• It is found to be extremely safe in patients and no systemic side effects are associated with its use. The drug has been shown to reduce the mortality of critically ill patients by more than half. It also leads to faster recovery of organ dysfunction seen in this condition.
  • What happens in Gram-negative sepsis as well as in critically ill COVID-19 patients?
    • There is an altered immune response leading to a massive change in their cytokine profile. 
    • The drug modulates the immune system of the body and thereby inhibits the cytokine storm leading to reduced mortality and faster recovery.

D. Cabinet approves Rs. 15,000 Crore for ”India COVID-19 Emergency Response and Health System Preparedness Package”

Aim: Mounting emergency response to slow and limit COVID-19 in India through

  • Development of diagnostics and COV1D-dedicated treatment facilities
  • Centralized procurement of essential medical equipment and drugs required for treatment of infected patients
  • Strengthen and build resilient National and State health systems to support prevention and preparedness for future disease outbreaks
  • Setting up of laboratories
  • Bolster surveillance activities, bio-security preparedness, pandemic research
  • Proactively engage communities and conduct risk communication activities

E. COVID India Seva: An interactive platform to establish a direct channel of communication with millions of Indians amid the pandemic

  • This initiative is aimed at enabling transparent e-governance delivery in real-time and answering citizen queries swiftly, at scale, especially in crisis situations like the ongoing COVID-19 pandemic. 
  • Through this, people can pose queries @CovidIndiaSeva and get them responded to in almost real time. @CovidIndiaSeva works off a dashboard at the backend that helps process large volumes of tweets, converts them into resolvable tickets, and assigns them to the relevant authority for real-time resolution.

F. First Mobile Testing Lab for COVID-19 detection

  • Mobile Virology Research and Diagnostics Laboratory (MVRDL) developed by DRDO in association with ESIC Hospital, Hyderabad and Private industry
  • Can process more than 1,000 samples in a day and will enhance country’s capabilities in fighting COVID19.

G. Antiviral nano-coatings to be upscaled for making triple layer medical masks & N-95 respirator receives support to combat COVID 19: The use of highly effective antimicrobial nanoparticles on PPEs, masks etc., is a useful application that will provide an extra layer of protection for the high risk settings, such as for the medical workers

H. Virucidal coating to prevent COVID transmission: The group will be extending their expertise on developing the molecules that will target the membranes of Covid-19 viral particles selectively. These molecules will then be used for engineering of different surfaces like glass, plastic and textiles including cotton, nylon, and polyester to provide virucidal coating that can potentially inhibit the viral transmission.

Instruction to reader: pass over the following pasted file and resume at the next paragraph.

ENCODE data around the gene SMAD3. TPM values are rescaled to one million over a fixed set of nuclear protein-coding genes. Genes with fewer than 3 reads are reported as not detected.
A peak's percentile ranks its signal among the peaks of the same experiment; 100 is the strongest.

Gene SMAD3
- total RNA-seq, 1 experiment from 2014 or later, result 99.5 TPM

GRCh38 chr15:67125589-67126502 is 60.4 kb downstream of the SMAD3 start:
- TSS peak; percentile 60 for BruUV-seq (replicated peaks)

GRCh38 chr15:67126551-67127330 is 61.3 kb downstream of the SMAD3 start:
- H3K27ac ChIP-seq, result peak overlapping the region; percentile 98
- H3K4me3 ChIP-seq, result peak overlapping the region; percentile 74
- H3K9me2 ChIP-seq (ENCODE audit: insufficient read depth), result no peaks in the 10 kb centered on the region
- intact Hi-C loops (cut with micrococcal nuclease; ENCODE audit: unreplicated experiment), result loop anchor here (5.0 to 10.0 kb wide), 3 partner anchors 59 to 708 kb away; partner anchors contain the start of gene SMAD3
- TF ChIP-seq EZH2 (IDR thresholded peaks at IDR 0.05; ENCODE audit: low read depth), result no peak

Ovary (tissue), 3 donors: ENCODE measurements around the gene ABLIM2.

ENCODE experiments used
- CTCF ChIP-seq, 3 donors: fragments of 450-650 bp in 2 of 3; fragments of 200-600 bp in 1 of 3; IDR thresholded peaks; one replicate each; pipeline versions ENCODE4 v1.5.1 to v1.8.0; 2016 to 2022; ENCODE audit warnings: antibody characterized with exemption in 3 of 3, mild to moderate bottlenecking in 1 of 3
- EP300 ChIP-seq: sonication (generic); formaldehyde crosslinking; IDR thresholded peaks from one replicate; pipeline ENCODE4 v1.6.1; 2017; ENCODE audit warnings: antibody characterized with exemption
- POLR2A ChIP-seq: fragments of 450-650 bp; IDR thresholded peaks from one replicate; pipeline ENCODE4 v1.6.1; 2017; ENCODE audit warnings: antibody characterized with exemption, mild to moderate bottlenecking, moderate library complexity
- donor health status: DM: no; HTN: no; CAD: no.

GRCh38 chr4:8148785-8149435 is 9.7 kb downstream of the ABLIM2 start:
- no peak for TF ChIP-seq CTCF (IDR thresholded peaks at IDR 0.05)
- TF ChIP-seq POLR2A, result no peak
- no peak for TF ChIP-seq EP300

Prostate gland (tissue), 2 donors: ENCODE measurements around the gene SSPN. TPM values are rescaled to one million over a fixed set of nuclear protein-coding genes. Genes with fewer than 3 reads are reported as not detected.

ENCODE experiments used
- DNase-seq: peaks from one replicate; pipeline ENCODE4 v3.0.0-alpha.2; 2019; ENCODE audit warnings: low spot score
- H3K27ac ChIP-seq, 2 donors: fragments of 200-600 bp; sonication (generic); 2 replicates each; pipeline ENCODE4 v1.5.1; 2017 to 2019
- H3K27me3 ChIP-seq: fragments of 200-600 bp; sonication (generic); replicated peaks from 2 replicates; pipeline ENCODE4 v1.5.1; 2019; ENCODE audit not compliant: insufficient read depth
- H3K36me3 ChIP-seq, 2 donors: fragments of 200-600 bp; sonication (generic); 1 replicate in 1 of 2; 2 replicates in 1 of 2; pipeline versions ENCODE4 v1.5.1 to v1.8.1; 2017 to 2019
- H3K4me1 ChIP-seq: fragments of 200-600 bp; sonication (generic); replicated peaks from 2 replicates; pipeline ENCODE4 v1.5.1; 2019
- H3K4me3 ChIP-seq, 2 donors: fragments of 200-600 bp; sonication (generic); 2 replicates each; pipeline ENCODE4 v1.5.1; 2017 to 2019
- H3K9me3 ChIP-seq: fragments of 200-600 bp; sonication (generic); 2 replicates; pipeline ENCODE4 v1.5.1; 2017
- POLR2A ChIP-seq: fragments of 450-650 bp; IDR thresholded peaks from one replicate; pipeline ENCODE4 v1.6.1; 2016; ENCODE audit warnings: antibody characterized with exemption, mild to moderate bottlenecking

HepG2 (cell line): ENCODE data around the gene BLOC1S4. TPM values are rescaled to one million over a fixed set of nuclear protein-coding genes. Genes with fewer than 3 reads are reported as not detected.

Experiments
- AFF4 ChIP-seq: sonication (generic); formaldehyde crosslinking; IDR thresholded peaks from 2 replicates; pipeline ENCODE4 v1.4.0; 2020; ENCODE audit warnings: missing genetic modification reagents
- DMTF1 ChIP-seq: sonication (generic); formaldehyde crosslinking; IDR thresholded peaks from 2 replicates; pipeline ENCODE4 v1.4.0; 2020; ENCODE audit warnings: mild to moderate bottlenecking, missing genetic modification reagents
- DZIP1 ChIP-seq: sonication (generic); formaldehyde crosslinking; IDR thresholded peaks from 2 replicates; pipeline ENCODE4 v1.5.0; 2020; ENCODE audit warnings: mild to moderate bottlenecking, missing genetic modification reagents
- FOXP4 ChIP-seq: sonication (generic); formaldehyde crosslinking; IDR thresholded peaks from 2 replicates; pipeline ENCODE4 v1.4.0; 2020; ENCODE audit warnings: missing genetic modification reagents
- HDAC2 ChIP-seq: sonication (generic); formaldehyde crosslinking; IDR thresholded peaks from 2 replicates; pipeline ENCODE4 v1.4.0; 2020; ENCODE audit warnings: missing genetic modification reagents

I. Scientists working on anti COVID drugs using garlic essential oil: Under the Drug discovery platform, in turn, the research will explore separation of therapeutic and valuable medicinal components from the peel and seeds of fruits and utilisation of natural garlic essential oil as a ACE 2 protein inhibitor for preventing SARS-CoV-2 invasion.

J. IIT Delhi develops low cost Probe-free Covid 19 detection assay – free Real-time PCR Diagnostic Kit: A testing kit which is at a very low cost for the people of India. The kit will not only empower healthcare services but also support the government in the time of crisis.

K. UV disinfection trolley can effectively clean up hospital spaces in combating COVID-19

  • UV light in the range of wavelengths between 200 and 300 nm is capable of inactivating microorganisms, such as bacteria and viruses, thus disinfecting both air and solid surfaces. 
  • Often, chemical disinfectants are not enough to remove the bacteria and viruses found in hospitals and other contamination prone environment. 
  • Rapid decontamination of the used patient-care beds and hospital rooms before admission of subsequent occupants is a major requirement in hospitals in view of the limited availability of beds. Coronavirus is sensitive to UVC light, as in the case of other viruses and bacteria. 
  • The germicidal effects of UVC irradiation with a peak intensity at 254 nm results in cellular damage of the virus, thereby inhibiting cellular replication. 
  • Unlike chemical approaches to disinfection, UV light provides rapid, effective inactivation of microorganisms through a physical process.

L. Herbal decongestant spray on mask can protect from suffocation: Wearing a mask for a long time is reportedly causing difficulties in breathing and congestion in the respiratory system. 

  • The main reasons behind this problem include the accumulation of carbon dioxide and humidity in the inner cavity of the mask. When a person breathes in, this goes back to the lungs again. Repetition of this process over a period of time causes discomfort in breathing and congestion. 
  • To address this issue, a herbal decongestant spray has been developed. This formulation helps in clearing the wind pipe and congestion by removing the mucus or cough leading to ease of breathing

M. DoPT’s online Corona course: https://igot.gov.inThe training contents of the course include 

  • Basics of COVID
  • Clinical management
  • ICU care management
  • Infection prevention and care
  • Usage of PPE
  • Quarantine and isolation
  • Training for NCC cadets
  • Management of COVID 19 cases
  • Laboratory sample collection and testing
  • Psychological care of patients
  • Paediatric care in COVID
  • Pregnancy during COVID

New Technology

(Topic: New developments in Technology)

A. Fish gills used to develop efficient low-cost electro-catalysts for rechargeable metal-air battery